The jobs market "seems stuck where it was a decade ago" as fresh figures show a mixed picture for employment in Northern Ireland.
While dole queues continue to shrink, with a decrease of 200 claimants in the last month, and unemployment levels also reducing - so is the employment level.
There are now 29,800 people claiming unemployment related benefits in Northern Ireland.
According to the latest Labour Force Survey, there was a decrease 0.5% in the employment rate. And the economic inactivity rate increased over the last quarter by 0.6%.
The latest survey revealed that the jobs market remained buoyant in Q2 with the number of jobs hitting a record high, according to Ulster Bank's chief economist Richard Ramsey.
Speaking about the latest Quarterly Employee Survey, he said: "This was due to the private sector notching up its 12th consecutive quarter of employment gains.
"At an industry level, there were strong rates of growth across most sectors. Construction employment rose by over 7%, taking the number of jobs to a six-year high.
"That said, construction employment is still only three-quarters of what it was a decade ago. Manufacturers have been hiring at a rapid pace too. Despite the high profile job losses in Michelin and JTI, Northern Ireland's manufacturing employment hit a nine-year high in the last quarter.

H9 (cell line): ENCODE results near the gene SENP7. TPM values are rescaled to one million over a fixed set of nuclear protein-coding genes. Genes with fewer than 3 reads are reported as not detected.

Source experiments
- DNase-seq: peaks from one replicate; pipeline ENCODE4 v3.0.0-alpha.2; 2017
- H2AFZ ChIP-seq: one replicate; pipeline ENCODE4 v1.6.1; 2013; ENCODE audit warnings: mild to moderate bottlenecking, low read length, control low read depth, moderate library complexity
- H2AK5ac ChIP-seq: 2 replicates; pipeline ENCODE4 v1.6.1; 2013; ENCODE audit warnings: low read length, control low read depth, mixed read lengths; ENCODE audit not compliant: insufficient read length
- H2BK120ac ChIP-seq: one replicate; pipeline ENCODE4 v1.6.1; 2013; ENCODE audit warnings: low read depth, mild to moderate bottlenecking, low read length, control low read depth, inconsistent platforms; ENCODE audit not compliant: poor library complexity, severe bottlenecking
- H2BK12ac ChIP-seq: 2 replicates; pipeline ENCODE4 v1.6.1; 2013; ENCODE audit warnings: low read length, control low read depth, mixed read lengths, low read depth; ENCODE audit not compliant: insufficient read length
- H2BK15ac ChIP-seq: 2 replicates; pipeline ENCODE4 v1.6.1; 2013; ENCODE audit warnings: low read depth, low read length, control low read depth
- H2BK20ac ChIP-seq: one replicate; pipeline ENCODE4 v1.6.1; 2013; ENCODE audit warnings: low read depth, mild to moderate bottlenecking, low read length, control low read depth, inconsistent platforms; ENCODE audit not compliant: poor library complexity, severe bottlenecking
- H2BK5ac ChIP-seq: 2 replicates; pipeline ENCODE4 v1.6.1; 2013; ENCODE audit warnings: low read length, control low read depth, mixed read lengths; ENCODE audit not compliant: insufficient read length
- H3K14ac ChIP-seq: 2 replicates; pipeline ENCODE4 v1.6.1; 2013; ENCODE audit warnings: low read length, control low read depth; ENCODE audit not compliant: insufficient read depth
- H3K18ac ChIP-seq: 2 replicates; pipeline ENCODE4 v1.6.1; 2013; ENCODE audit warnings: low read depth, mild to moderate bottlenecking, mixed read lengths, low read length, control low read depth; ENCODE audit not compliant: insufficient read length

"While the continuation of employment growth into Q2 2017 is encouraging it is clear that challenges remain. Not least productivity and the quality of the jobs being created."
"The Labour Force Survey also highlighted that economic inactivity continues to rise. Northern Ireland's inactivity rate in the three months to July hit its highest rate since Q3 2015.
"Meanwhile, the continued decline in the unemployment claimant count is occurring alongside rising take-up of the Employment Support Allowance. The latter's upward trend is worrying. It would appear that individuals are simply leaving one benefit register to another."
Mr Ramsey added: "Looking ahead, the squeeze in living standards (from high rates of inflation) is set to continue into 2018.
"While there appears to be some relaxation of the public sector pay caps, for most individuals, inflation will still outpace wage growth. Consumer-sensitive sectors which have been generating a lot of employment growth in recent years are vulnerable.
"Furthermore, the next few years will be dominated by Brexit and austerity. This presents challenges for both the public and private sectors."
Esmond Birnie, senior economist at the Ulster University Economic Policy Centre, said while unemployment continues to fall "economic inactivity continues to rise".
"More and more people are withdrawing completely from the labour market," he said. "Ten years on from the onset of the banking crisis in 2007, Northern Ireland's employment rate seems stuck where it was in 2007 and 2008."